There are multiple assessments during the Airman Program to make sure you are on par with the requirements. They are there to help you pass, and don't want to see you fail. Keep this in mind...everyone wants you to succeed, not fail. It takes a lot of time and effort for them to train you, so the last thing they want to do is see you go to 'A' School only to drop out.
    dolphinwings said...
    Thanks so much for any advice you can throw my way!
    Becca
    Hopefully this gives you a good idea. I am not there yet, but I've been preparing. I intend on getting on the A school list soon. There is a few members here with sons who have made it through the 'A' school. One of them is Sunny717 and the other is ProudUSCGPop. Both of them have been very helpful to me during my decision making. You may want to send them a private message, I'm sure they'd be glad to help if they don't chime in on this post.

    Good luck to you! Let me know if I can help any more.
    <!-- Edit -->

    Last Edited : 2/2/2010 4:39:47 AM GMT

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    02 Feb 2010 02:59 PM
    I am assuming that there are vision requirements for this rating. Any one know what they are?
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    02 Feb 2010 04:11 PM
    Hey USCGforme,

    That was so helpful. Thank you!! Really nice to be able to see the numbers on a page ... have a reality to what dreaming up. Gonna start focusing on bootcamp now ;-)

    I hope your ankle heals up ... there's this homeopathic cream called "Arnica" that always helped me a little with injuries. And, once it heals, spell the alphabet with your feet. Sounds really corny, but helped me stop twisting my ankles.

    And I definitely know what you mean about pausing to make sure you want it. I just did that with deciding to join the coast guards to begin with. Took me a while, but meant I believed my decision once I made it. There's Irish saying about, "a good beginning is half the work".

    Good luck!! Keep me posted if you get a chance!
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    02 Feb 2010 10:49 PM
    dolphinwings,

    No problem. I sure wish I could find the info prior to enlisting...it would've been helpful to start training a long time ago!

    Regarding my ankle, it's 95% now. I'm back to swimming, racquetball, basketball, etc. I can still feel it if I really stretch it to the side, but not bad.

    Check your private message box.

    Take care, and good luck.
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    02 Feb 2010 10:53 PM
    jchristine23 said...
    I am assuming that there are vision requirements for this rating. Any one know what they are?
    I believe they are 20/200, correctable to 20/20, and normal color. You also have to pass a depth perception test. This is all given to you during your flight physical. You can probably get more definite requirements from your recruiter or chain of command if you are already in.

    Here is a basic requirements sheet for each rate's 'A' school.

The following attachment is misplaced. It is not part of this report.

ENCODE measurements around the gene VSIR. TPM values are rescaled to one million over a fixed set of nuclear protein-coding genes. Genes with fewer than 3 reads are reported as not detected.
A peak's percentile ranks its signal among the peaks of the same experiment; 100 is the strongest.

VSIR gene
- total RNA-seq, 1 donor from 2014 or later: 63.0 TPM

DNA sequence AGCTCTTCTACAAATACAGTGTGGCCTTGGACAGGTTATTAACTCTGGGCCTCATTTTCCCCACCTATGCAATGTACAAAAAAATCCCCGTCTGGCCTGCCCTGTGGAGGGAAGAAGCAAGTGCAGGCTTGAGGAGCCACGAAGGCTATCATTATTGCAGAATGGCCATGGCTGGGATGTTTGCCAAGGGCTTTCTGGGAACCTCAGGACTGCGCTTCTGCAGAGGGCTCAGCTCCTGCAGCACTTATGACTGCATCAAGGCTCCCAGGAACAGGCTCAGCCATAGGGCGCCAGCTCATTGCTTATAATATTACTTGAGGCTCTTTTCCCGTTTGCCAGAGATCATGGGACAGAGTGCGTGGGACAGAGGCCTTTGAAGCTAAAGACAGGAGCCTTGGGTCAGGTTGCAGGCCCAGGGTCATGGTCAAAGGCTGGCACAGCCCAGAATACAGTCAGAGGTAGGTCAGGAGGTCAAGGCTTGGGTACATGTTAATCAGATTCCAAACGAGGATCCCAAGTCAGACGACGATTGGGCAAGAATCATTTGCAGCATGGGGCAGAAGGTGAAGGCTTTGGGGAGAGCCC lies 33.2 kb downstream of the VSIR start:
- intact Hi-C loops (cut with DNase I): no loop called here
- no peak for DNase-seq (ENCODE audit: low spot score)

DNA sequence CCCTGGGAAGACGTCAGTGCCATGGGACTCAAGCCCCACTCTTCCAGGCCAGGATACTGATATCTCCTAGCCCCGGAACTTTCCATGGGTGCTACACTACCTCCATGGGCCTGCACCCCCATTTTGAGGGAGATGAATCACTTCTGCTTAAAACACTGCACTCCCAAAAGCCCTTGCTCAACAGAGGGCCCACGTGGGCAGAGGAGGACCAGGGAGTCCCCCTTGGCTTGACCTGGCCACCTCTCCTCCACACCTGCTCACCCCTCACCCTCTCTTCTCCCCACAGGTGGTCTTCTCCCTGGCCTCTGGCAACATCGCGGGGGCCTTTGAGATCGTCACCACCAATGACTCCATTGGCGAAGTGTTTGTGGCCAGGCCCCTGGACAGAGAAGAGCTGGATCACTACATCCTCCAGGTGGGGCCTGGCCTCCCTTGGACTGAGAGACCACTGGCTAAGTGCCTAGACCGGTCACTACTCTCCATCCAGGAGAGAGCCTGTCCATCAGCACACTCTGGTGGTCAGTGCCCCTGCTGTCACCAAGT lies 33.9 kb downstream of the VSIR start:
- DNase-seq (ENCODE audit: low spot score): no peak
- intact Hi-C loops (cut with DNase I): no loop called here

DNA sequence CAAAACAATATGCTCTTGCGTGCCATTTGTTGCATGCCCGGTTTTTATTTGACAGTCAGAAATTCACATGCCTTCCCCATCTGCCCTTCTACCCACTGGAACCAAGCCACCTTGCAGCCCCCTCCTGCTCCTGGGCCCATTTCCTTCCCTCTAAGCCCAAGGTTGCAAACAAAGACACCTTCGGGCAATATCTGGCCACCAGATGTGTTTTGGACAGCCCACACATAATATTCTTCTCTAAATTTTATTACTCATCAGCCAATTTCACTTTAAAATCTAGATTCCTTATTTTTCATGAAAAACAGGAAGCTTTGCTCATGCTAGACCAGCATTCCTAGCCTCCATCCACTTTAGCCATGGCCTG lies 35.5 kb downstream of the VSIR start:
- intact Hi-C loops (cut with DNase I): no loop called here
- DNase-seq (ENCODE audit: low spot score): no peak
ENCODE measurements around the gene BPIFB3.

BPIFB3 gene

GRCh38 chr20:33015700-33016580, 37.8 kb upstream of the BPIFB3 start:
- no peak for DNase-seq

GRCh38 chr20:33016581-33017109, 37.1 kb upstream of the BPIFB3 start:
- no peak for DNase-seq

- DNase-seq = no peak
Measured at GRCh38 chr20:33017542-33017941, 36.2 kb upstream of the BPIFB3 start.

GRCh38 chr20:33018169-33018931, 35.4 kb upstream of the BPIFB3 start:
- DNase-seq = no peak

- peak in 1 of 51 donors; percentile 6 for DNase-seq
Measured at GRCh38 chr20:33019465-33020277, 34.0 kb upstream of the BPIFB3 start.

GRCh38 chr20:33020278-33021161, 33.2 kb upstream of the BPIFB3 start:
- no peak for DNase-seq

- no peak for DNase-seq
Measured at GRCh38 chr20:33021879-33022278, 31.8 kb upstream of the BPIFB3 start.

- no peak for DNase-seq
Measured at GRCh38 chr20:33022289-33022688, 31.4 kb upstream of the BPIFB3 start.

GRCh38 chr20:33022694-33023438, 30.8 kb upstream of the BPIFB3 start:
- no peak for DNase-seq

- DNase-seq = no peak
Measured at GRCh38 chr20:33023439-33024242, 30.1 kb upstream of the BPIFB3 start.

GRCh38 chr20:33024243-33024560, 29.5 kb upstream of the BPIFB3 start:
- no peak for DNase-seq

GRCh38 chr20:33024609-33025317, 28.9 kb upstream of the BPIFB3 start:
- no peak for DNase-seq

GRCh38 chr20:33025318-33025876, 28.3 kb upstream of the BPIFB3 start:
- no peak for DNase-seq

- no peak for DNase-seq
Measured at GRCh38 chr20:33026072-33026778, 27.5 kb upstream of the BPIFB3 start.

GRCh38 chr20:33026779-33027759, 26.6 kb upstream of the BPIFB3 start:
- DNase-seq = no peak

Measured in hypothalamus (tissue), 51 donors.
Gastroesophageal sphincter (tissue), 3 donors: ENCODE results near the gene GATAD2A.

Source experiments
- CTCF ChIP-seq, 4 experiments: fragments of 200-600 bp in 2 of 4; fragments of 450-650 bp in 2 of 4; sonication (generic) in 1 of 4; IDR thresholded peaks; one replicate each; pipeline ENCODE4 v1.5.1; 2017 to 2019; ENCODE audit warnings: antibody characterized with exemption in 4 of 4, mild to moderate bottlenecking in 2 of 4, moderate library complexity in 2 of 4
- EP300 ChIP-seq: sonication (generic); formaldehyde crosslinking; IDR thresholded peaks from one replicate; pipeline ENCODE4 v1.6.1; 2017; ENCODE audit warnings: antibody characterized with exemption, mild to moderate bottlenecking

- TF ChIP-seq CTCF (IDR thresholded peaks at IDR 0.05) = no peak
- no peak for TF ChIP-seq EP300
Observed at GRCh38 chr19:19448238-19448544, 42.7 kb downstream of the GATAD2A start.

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    03 Feb 2010 01:33 PM
    jchristine23 said...
    I am assuming that there are vision requirements for this rating. Any one know what they are?
    I believe its 20/20. No Lasik proceedure in the past. PRK proceedure must be done by military Mds in Bethesda.
    My son had contacts 700 and 600. PRK = 20/20.
    Now he's a happy AST in Kodiak.


    AST3 Coastie. Dad & Mom and Sunny

    Sunny
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    12 Feb 2010 01:37 AM
    Is anyone else currently on the Ast a school list thats a part of this forum? I am near the end of the list, should be updated soon. hit me up if you are


    "The only easy day was yesterday"

    "The only easy day was yesterday"
    USCGforMeUser is Offline
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    15 Feb 2010 01:22 AM
    disciple,
    I was finishing my paperwork for my XPO on the same day I crushed my hand at work. :-(

    Needless to say I'm waiting to see if I will recover before I get on the list. Lots of nerve damage and 5 pins in my thumb may prevent me from being an AST...but I doubt it! I just want time to heal and re-gain strength before I get on that list.
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    15 Feb 2010 02:31 AM
    totally thats a bummer!


    "The only easy day was yesterday"

    "The only easy day was yesterday"
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    23 Feb 2010 02:41 AM
    Can anyone tell us how long it takes before you know when you will be going to an Airman program? Our son is #22 on the A list stationed on the Morgenthau in Alameda. He is prepared and we couldn't be prouder.
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    27 Feb 2010 03:44 AM
    does anyone know where i can find the ast airman syllabus...I have been searching all over for it and can not..i am told you need a coast guard email..which i have...any information on the syllabus would be appreciated...
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    27 Feb 2010 06:39 AM